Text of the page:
The slugger made the All-Star Game in 2012, 2013 and 2014, including winning a third Silver Slugger in 2014. He was an All-Star in 2015, but the 2015 playoffs are where Bautista put on a show.

The Blue Jays hosted the Texas Rangers for Game 5 of the ALDS. In the seventh inning, Bautista crushed a ball thrown by Sam Dyson for a three-run homer that gave the Jays a 6-3 lead. He followed it with perhaps the all-time iconic bat flip, one that led to a bench-clearing scuffle. The fans in the Rogers Centre loved it, and the folks at ESPN (and Sportsnet, for the Canadians) got plenty of fodder out of the bat flip as well.

This was the last hurrah for Joey Bats. Bautista was on the receiving end of the Rangers’ revenge the following season when Rougned Odor socked him in the mouth. The next couple of years in Toronto were mediocre, and the Blue Jays declined his option after the 2017 season. That year, Bautista represented the Dominican Republic in the World Baseball Classic and used that as a springboard to the National League. After spring training was over, he signed a minor-league deal with the Atlanta Braves.

Bautista only lasted a few games once getting called up by Atlanta, and after being released, he was signed by the Mets. He didn’t do a ton with the Mets before being sent to the Philadelphia Phillies at the trade deadline. Bautista had a .404 OBP with Philly, but that was admittedly in only 27 games.

Advertisement

Jose Bautista Now

The 2018 season was the last time that Bautista has played in MLB, but it must be noted he did not officially retire. In fact, after the 2019 season, he said he planned to return to the majors.

Then, in early 2020 he doubled down and said he wanted to return as a two-way player like Shohei Ohtani. This was despite the fact he was a 39-year-old veteran who had never pitched at the professional level.

Advertisement

The 40-year-old Bautista has stayed active, though. Around the time he talked about being a two-way player, the slugger was named to the Dominican Republic’s team for the Olympic qualifiers. The COVID-19 pandemic postponed those qualifiers, but when they finally happened in 2021, Bautista made the squad as an outfielder. He helped his home country qualify for Tokyo, meaning the D.R. will be playing Olympic baseball.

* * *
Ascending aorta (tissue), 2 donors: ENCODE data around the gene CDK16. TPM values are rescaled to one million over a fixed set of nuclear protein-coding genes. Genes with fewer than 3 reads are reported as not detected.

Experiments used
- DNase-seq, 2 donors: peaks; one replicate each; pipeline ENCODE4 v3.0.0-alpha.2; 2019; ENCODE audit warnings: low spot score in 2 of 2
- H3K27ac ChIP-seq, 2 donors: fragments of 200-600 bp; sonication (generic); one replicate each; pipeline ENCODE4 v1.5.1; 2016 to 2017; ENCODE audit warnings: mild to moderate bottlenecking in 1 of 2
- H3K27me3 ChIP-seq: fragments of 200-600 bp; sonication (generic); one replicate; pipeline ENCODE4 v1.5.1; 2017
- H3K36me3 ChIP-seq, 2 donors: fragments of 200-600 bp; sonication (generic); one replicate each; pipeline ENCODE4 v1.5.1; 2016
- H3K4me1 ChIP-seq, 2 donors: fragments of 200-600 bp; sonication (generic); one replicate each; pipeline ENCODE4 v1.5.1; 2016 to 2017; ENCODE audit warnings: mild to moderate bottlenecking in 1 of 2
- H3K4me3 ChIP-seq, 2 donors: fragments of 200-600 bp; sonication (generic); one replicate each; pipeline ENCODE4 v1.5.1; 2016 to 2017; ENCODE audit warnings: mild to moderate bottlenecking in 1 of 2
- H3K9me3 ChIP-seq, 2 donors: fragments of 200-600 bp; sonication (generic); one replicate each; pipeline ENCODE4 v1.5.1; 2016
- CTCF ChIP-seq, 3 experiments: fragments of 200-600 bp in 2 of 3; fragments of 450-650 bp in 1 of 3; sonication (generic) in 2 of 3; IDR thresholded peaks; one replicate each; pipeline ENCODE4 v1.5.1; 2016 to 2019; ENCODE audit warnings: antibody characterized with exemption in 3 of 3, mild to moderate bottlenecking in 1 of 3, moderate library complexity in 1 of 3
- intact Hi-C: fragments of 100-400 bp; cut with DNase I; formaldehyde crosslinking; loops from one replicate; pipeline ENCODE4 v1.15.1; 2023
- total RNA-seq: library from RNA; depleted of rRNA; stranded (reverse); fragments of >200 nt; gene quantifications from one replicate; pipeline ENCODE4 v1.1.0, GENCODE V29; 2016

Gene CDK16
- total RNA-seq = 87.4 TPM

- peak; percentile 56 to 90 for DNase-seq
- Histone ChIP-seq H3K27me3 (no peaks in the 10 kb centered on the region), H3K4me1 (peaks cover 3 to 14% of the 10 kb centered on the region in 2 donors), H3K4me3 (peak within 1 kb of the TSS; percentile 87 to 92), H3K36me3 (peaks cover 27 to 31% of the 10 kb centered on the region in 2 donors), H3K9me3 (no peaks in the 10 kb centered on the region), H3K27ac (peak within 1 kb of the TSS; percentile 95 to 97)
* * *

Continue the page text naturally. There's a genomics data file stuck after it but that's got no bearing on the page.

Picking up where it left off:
Even though he was pushing 30 when he broke out, Bautista still managed to make six All-Star Games and led the majors in home runs twice. He was arguably a better hitter than anybody on either team in a division with the Boston Red Sox and the New York Yankees. And, of course, he had a plate appearance that was trending all over social media and creating perhaps the most incredible image in Blue Jays history.

Vladimir Guerrero Jr. may someday break Joey Bats’ franchise record for home runs in Toronto. Still, he’ll never have a bat flip as awesome as Bautista’s.

MORE: George Springer?s Wife is a Former College Softball Star

Chris Morgan About the author:
Chris Morgan is a Michigan-based writer and a Detroit sports fan who has written about sports and pop culture for a variety of outlets, including a book about Mystery Science Theater 3000 and '90s Nickelodeon. He's happy to complain about the Lions with you anytime.
View More Articles

Stories You Might Like